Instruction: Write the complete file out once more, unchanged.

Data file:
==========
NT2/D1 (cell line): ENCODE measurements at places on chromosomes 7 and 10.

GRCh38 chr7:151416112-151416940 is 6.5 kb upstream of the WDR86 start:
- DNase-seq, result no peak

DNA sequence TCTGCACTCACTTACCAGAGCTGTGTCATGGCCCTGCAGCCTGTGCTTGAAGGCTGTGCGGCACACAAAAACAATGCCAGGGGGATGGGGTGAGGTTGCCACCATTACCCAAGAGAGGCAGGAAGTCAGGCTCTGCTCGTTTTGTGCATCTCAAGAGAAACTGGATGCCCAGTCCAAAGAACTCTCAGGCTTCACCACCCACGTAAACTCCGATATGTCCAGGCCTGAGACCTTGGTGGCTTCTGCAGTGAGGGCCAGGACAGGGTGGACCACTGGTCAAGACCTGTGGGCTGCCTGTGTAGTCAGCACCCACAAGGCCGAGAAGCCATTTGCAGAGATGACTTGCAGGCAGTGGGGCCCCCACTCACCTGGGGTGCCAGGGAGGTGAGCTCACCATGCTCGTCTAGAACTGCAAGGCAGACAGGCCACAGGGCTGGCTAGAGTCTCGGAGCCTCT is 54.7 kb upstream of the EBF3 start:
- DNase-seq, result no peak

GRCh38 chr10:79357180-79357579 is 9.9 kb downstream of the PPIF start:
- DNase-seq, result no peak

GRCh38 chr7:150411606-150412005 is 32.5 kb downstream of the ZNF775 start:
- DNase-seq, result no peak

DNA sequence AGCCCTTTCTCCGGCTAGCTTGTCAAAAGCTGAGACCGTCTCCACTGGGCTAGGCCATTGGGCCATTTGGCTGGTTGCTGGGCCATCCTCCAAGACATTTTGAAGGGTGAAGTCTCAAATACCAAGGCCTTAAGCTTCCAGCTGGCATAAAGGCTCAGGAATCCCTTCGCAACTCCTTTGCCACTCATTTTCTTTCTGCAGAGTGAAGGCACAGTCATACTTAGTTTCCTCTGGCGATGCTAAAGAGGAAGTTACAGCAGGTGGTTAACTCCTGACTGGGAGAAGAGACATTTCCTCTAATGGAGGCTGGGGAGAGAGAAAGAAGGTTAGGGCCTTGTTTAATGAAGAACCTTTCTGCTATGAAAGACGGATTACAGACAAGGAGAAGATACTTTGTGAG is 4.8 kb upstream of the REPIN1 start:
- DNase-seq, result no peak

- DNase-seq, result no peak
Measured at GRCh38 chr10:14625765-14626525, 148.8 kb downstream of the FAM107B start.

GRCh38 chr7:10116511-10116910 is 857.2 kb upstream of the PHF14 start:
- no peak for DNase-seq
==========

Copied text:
NT2/D1 (cell line): ENCODE measurements at places on chromosomes 7 and 10.

GRCh38 chr7:151416112-151416940 is 6.5 kb upstream of the WDR86 start:
- DNase-seq, result no peak

DNA sequence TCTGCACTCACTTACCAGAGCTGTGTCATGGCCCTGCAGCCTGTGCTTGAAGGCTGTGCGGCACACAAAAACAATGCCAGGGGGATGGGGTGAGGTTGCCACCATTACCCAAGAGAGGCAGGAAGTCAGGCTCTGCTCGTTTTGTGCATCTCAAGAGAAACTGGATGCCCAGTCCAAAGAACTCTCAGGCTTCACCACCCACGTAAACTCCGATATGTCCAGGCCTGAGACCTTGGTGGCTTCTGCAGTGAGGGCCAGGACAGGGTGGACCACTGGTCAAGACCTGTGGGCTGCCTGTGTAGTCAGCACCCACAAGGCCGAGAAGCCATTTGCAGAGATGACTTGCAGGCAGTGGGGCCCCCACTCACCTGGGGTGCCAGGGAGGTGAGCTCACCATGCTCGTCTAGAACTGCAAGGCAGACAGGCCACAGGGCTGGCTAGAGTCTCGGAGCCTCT is 54.7 kb upstream of the EBF3 start:
- DNase-seq, result no peak

GRCh38 chr10:79357180-79357579 is 9.9 kb downstream of the PPIF start:
- DNase-seq, result no peak

GRCh38 chr7:150411606-150412005 is 32.5 kb downstream of the ZNF775 start:
- DNase-seq, result no peak

DNA sequence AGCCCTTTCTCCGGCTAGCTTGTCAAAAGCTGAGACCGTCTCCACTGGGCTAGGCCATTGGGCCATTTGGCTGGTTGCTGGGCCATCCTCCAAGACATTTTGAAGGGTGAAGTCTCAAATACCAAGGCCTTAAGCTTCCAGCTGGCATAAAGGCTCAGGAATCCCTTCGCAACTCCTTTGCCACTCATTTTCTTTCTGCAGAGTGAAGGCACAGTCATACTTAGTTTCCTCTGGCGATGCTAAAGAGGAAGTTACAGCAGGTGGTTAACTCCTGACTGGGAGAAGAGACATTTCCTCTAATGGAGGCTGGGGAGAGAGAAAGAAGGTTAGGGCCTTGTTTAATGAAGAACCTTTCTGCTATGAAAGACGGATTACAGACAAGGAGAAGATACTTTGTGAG is 4.8 kb upstream of the REPIN1 start:
- DNase-seq, result no peak

- DNase-seq, result no peak
Measured at GRCh38 chr10:14625765-14626525, 148.8 kb downstream of the FAM107B start.

GRCh38 chr7:10116511-10116910 is 857.2 kb upstream of the PHF14 start:
- no peak for DNase-seq